Bangkok – City of Sin
Bangkok is not for beginners. Scams. Crime. Drugs. Sex. Noise. Traffic. People. We were lucky to have quiet a bit of Asian travel experience under our belts before we got to this city, and it would take everything we learned over the past 14 months to make it out of here with our bodies and wallets intact. Thankfully, it was our last stop before heading home, because when we were through with Bangkok (or maybe, when Bangkok was through with us) we had had enough.
I’m not going to bother describing the good aspects of Bangkok because those are easily found in any travel resource. Palaces, temples, restaurants, etc. Instead I’ll briefly write about some major things to look out for. This will be a longer post than usual, but we recommend you read it if you’re planning a trip to the real city of sin. “Holla, city of squalor!!”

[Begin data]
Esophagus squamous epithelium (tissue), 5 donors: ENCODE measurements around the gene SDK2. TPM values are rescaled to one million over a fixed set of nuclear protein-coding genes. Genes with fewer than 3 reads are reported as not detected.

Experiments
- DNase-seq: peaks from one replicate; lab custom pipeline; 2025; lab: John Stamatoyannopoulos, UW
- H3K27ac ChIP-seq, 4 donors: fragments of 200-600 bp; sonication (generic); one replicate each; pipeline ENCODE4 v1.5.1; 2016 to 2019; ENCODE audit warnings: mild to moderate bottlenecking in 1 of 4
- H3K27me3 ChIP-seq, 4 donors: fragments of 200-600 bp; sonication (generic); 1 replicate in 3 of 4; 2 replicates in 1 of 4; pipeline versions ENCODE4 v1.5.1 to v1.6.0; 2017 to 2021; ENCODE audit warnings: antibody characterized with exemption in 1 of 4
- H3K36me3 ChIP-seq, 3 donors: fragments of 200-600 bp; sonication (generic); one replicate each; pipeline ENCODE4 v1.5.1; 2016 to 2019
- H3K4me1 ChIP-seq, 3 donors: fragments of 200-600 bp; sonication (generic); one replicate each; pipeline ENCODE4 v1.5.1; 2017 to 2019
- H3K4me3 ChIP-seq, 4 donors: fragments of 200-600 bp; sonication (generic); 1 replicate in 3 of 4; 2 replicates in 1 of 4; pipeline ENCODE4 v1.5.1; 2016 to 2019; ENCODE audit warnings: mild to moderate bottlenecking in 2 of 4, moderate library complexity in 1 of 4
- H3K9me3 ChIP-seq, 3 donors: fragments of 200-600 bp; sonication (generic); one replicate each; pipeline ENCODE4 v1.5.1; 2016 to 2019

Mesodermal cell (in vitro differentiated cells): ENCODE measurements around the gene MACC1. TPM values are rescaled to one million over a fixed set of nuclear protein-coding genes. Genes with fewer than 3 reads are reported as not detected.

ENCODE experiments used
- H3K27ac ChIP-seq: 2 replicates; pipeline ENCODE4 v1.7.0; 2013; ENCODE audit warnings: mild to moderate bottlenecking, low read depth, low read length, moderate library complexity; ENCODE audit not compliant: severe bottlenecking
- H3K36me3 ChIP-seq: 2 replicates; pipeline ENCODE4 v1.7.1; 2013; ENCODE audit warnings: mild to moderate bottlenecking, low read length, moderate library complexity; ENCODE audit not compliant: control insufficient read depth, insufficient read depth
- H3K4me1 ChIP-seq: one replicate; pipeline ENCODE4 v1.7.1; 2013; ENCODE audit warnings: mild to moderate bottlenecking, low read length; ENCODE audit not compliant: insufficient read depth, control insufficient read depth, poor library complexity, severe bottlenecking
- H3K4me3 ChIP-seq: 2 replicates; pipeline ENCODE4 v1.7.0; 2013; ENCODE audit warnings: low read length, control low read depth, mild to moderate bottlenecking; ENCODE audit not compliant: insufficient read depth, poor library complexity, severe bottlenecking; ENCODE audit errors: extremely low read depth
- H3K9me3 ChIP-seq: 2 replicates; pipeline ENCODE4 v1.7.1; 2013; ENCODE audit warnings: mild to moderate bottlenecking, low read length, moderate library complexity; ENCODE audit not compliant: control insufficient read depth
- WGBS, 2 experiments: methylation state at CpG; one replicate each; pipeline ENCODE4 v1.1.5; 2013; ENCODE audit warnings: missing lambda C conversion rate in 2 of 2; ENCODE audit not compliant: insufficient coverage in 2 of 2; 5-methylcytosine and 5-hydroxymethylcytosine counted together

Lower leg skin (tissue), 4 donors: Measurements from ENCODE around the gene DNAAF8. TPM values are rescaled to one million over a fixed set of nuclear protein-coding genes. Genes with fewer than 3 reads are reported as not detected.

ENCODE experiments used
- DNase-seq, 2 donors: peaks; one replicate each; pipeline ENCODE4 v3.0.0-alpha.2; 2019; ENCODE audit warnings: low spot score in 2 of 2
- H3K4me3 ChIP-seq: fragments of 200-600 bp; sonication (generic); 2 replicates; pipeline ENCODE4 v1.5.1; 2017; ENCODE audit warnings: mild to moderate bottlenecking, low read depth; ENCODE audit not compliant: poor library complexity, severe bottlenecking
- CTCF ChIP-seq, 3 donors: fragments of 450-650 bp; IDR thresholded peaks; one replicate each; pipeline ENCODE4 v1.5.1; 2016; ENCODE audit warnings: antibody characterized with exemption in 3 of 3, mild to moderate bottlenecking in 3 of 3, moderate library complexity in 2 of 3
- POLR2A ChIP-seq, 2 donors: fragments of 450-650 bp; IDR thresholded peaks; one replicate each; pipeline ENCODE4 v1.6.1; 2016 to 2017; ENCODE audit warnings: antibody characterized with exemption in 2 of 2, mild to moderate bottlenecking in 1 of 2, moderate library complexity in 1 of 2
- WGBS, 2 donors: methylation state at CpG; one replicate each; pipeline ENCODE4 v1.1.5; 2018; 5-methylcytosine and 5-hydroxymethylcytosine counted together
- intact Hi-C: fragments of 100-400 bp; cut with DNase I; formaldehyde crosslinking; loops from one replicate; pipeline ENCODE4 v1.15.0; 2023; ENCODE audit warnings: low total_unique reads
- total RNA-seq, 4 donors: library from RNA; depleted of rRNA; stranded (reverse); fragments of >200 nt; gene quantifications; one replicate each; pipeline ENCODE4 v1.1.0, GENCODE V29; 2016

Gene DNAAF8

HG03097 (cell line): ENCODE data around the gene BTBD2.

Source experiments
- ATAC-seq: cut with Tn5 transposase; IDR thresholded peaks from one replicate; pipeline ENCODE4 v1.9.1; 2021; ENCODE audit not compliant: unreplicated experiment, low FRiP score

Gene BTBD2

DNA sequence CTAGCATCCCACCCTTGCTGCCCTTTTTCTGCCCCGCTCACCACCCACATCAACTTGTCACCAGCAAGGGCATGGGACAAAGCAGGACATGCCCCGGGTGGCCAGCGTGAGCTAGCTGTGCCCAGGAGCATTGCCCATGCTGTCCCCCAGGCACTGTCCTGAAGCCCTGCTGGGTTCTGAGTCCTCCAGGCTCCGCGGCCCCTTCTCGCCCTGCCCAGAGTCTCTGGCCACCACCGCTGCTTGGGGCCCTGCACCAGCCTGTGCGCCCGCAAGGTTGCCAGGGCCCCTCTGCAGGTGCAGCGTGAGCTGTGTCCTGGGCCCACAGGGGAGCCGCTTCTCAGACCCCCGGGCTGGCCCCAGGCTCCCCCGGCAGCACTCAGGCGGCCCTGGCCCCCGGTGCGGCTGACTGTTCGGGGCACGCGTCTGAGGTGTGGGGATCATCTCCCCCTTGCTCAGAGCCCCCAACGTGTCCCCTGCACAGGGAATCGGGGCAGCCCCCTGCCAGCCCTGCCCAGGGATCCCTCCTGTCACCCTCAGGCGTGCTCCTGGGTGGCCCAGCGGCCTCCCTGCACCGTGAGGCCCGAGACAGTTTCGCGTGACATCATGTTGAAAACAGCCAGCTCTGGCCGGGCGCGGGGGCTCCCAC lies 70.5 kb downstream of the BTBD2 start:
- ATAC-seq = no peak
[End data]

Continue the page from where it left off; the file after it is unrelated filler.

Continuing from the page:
We dealt with aggressive tuk-tuk drivers throughout Cambodia and Vietnam (the ones in Laos were sweethearts) but the guys in Bangkok were on a completely different level. Whereas in other countries we were primarily concerned with getting a fair price for a ride, in Bangkok we had to look out for the guys offering deals that were too good to be true. Occasionally among the shouts of “tuk-tuk sir…you want temple?…you want palace?….” we would hear, “…all day tuk-tuk only 10 baht” which is extremely cheap. Luckily, we were aware of the scam. Regardless of where you ask to go, the drivers will take you to shady jewelry stores where you are pressured, intimidated and according to some reports, secretly drugged until you buy knock-off jewelry for exorbitant prices. Naturally, the drivers get a cut. Although we didn’t fall for this scam, it became extremely difficult to just find someone to take us where we wanted to go. Basically, they refused to do any actual tuk-tuk driving to earn money and would rather just sit around waiting for a sucker.